The learning environment for an officer must be psychologically and physically comfortable and contribute towards the learning. Instructors should commend the positive actions of the students and take every opportunity to praise good work6. The officers should be encouraged to participate but not feel as if they are being forced. The instructor needs to be aware that officers, as with any adult, need to feel respected. An officer that is purposely embarrassed will most likely disengage from the training.

Although not a defined principle of andragogy, an instructor should consider the use of various methods when teaching officers. The theory of multiple intelligences recognizes that not everyone learns information the same way and that training must be provided in several different ways to accommodate the various learning styles5. Lecture should be limited to only those areas that are applicable to this style. A portion of the course should involve activities that cause the learner to perform the desired learning objective. In doing this, the learner’s interest level will remain high and they will stay involved.

In one study, officers indicated that the best learning occurred when the instruction included a variety of deliveries including some lecture, small group exercises, case studies, role playing and videos4. Trainers should avoid placing officers in a training setting as passive recipients of facts only. Adult learning activities should include action and involvement6.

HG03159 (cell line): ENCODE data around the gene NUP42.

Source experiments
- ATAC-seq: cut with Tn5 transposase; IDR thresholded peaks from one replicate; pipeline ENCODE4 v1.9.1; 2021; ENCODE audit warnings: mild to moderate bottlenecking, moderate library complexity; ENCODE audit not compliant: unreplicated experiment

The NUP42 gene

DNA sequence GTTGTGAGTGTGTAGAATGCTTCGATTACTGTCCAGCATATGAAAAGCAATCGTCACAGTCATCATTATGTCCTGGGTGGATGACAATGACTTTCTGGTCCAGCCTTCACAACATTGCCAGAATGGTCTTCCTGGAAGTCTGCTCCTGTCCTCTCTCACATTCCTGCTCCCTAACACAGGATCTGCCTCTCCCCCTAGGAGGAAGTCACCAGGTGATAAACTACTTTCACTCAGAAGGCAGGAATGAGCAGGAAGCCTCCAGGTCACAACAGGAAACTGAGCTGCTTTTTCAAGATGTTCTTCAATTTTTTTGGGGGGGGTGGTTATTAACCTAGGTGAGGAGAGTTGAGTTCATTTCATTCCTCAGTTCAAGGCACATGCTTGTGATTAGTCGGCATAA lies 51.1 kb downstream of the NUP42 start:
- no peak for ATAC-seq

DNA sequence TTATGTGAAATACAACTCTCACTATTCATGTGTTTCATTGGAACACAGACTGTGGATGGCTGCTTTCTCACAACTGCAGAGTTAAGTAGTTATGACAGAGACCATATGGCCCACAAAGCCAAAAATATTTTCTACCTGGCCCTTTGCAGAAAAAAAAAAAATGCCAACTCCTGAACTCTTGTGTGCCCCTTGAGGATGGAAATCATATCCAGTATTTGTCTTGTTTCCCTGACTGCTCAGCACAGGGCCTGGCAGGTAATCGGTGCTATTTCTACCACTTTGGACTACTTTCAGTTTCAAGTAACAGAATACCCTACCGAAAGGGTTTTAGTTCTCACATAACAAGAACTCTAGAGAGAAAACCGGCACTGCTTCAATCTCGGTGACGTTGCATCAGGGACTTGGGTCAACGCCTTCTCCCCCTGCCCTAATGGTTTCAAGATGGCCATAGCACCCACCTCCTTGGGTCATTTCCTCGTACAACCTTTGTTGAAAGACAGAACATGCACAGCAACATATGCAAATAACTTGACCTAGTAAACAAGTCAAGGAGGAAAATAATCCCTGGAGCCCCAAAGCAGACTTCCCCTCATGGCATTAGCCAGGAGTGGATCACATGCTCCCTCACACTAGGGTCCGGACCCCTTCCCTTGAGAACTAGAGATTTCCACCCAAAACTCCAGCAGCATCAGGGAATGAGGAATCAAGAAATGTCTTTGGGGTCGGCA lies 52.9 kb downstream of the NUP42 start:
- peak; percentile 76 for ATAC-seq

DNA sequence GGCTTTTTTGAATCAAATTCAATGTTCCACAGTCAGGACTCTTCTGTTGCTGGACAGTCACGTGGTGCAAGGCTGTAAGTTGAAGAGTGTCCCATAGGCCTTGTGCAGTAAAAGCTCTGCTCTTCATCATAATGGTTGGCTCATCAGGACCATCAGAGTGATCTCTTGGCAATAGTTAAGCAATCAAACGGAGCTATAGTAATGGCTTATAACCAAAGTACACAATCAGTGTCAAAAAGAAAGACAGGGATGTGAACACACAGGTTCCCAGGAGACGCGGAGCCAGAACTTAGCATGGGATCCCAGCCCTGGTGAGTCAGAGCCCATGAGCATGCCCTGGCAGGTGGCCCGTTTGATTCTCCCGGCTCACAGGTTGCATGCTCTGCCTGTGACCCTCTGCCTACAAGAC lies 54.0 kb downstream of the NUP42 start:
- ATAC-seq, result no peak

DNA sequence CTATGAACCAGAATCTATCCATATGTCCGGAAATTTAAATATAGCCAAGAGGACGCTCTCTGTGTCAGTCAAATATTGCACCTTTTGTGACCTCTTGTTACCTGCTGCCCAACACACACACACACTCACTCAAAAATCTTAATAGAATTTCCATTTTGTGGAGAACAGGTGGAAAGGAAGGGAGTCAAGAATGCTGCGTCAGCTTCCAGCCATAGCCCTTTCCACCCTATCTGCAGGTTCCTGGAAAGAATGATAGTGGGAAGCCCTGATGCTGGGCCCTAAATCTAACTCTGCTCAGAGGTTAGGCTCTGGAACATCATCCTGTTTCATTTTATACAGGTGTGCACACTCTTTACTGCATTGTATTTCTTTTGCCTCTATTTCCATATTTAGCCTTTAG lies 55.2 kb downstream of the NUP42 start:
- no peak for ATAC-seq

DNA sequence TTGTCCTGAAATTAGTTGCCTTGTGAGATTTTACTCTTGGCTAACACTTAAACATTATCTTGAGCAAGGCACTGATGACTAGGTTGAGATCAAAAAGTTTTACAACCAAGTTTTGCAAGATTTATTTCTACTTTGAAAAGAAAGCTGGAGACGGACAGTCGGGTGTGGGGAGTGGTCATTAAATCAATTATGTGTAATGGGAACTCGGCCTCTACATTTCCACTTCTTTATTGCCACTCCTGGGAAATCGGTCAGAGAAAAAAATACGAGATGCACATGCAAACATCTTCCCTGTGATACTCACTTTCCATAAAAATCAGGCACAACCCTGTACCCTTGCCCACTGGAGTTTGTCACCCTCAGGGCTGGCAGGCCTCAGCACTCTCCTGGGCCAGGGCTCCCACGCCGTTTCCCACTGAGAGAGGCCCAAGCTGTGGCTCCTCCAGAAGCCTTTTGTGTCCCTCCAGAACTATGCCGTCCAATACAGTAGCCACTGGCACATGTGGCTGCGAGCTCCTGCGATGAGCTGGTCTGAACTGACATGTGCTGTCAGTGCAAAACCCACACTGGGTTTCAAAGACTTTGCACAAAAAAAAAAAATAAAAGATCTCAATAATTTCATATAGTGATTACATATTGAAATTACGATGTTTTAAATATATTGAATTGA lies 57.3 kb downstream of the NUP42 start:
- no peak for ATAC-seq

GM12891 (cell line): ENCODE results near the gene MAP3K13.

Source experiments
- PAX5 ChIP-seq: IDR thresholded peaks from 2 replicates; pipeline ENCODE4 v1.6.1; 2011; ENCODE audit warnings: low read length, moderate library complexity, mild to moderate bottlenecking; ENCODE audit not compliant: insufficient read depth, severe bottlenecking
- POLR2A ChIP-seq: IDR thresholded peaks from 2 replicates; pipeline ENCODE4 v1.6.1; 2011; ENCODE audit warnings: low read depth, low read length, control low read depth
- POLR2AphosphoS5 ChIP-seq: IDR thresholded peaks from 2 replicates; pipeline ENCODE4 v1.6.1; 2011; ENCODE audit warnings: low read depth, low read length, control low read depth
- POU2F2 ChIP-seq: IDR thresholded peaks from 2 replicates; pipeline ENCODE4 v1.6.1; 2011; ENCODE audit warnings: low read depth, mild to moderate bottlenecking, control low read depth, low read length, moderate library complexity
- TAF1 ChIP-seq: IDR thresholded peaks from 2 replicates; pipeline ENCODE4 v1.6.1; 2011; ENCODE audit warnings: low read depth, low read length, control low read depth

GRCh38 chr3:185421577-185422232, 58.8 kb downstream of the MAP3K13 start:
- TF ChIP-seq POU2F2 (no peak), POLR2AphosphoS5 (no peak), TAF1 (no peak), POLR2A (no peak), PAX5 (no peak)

In part two of this article, the relationship between “community-oriented policing” and “adult learning” will be explored.

1Birzer, M. (2003). The theory of andragogy applied to police training. Policing: An International Journal of Police Strategies & Management 26(1), 29-42.
2Dwyer, G. & Dwyer, D. (2004). The need for change: A call for action in community police training. Federal Bureau of Investigations Law Enforcement Bulletin 73(11), 18-24.
3McCoy, M. (2006). Teaching style and the application of adult learning principles by police instructors. Policing: An International Journal of Police Strategies & Management 29(1), 77-91.
4Daffron, S., Goulet, G., Gray, J., & Viada, J. (2008). Developing curriculum for police officers and firefighters: Tips to follow and pitfalls to avoid. In Victor C. X. Wang (Ed.), Curriculum Development for Adult Learners in the Global Community Volume I: Strategic Approaches (pp. 171-206). Malabar, FL: Krieger.
5Cleveland, G. (2006). Using problem-based learning in police training. The Police Chief 3(11).
6Kennedy, R. (2003). Applying principles of adult learning: The key to more effective training programs. Federal Bureau of Investigations Law Enforcement Bulletin 72(4). 1-5.

About the author

Ed Flosi is a retired police sergeant from San Jose, California. Ed has a unique combination of practical real world experience and academic background. He has worked several assignments including: Field Training Program, Training Unit, Narcotics, Special Operations — K9 Handler, Research and Development and Custody Facility Supervisor. He has qualified as an expert witness in state and federal courts in police practices/force options and is the Principle Instructor for PROELIA Defense and Arrest Tactics. He has a Master of Science degree from California State University Long Beach. Ed is a Certified Force Analyst through the Force Science Research Center.

Contact Ed Flosi.